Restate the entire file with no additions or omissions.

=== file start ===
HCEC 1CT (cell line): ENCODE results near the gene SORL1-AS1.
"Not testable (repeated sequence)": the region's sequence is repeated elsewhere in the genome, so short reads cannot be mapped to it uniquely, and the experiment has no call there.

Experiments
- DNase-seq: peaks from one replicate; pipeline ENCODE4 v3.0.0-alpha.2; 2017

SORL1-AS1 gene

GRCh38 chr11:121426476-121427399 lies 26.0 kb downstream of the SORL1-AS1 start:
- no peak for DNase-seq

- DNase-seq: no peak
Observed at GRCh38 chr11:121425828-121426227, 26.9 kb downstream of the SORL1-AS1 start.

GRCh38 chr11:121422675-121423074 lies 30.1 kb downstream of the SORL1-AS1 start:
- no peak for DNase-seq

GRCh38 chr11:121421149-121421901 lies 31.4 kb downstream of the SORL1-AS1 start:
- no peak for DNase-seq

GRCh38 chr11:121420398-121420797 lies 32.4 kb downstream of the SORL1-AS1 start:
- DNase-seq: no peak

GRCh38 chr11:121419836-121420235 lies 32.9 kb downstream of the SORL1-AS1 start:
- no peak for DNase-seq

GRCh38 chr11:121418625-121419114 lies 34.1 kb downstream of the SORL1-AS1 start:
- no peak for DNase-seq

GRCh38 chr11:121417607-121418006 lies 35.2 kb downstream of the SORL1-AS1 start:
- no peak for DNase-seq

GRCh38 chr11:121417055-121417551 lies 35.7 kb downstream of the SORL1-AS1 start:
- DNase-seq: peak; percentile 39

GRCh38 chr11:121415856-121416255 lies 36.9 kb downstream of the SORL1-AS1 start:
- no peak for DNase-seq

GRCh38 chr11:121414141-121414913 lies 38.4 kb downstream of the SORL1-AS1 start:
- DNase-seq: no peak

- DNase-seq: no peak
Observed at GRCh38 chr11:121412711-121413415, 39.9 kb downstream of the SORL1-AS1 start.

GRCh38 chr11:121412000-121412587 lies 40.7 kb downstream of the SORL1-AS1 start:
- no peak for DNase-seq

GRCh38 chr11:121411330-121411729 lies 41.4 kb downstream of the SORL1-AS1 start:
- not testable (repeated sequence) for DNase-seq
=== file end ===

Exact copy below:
HCEC 1CT (cell line): ENCODE results near the gene SORL1-AS1.
"Not testable (repeated sequence)": the region's sequence is repeated elsewhere in the genome, so short reads cannot be mapped to it uniquely, and the experiment has no call there.

Experiments
- DNase-seq: peaks from one replicate; pipeline ENCODE4 v3.0.0-alpha.2; 2017

SORL1-AS1 gene

GRCh38 chr11:121426476-121427399 lies 26.0 kb downstream of the SORL1-AS1 start:
- no peak for DNase-seq

- DNase-seq: no peak
Observed at GRCh38 chr11:121425828-121426227, 26.9 kb downstream of the SORL1-AS1 start.

GRCh38 chr11:121422675-121423074 lies 30.1 kb downstream of the SORL1-AS1 start:
- no peak for DNase-seq

GRCh38 chr11:121421149-121421901 lies 31.4 kb downstream of the SORL1-AS1 start:
- no peak for DNase-seq

GRCh38 chr11:121420398-121420797 lies 32.4 kb downstream of the SORL1-AS1 start:
- DNase-seq: no peak

GRCh38 chr11:121419836-121420235 lies 32.9 kb downstream of the SORL1-AS1 start:
- no peak for DNase-seq

GRCh38 chr11:121418625-121419114 lies 34.1 kb downstream of the SORL1-AS1 start:
- no peak for DNase-seq

GRCh38 chr11:121417607-121418006 lies 35.2 kb downstream of the SORL1-AS1 start:
- no peak for DNase-seq

GRCh38 chr11:121417055-121417551 lies 35.7 kb downstream of the SORL1-AS1 start:
- DNase-seq: peak; percentile 39

GRCh38 chr11:121415856-121416255 lies 36.9 kb downstream of the SORL1-AS1 start:
- no peak for DNase-seq

GRCh38 chr11:121414141-121414913 lies 38.4 kb downstream of the SORL1-AS1 start:
- DNase-seq: no peak

- DNase-seq: no peak
Observed at GRCh38 chr11:121412711-121413415, 39.9 kb downstream of the SORL1-AS1 start.

GRCh38 chr11:121412000-121412587 lies 40.7 kb downstream of the SORL1-AS1 start:
- no peak for DNase-seq

GRCh38 chr11:121411330-121411729 lies 41.4 kb downstream of the SORL1-AS1 start:
- not testable (repeated sequence) for DNase-seq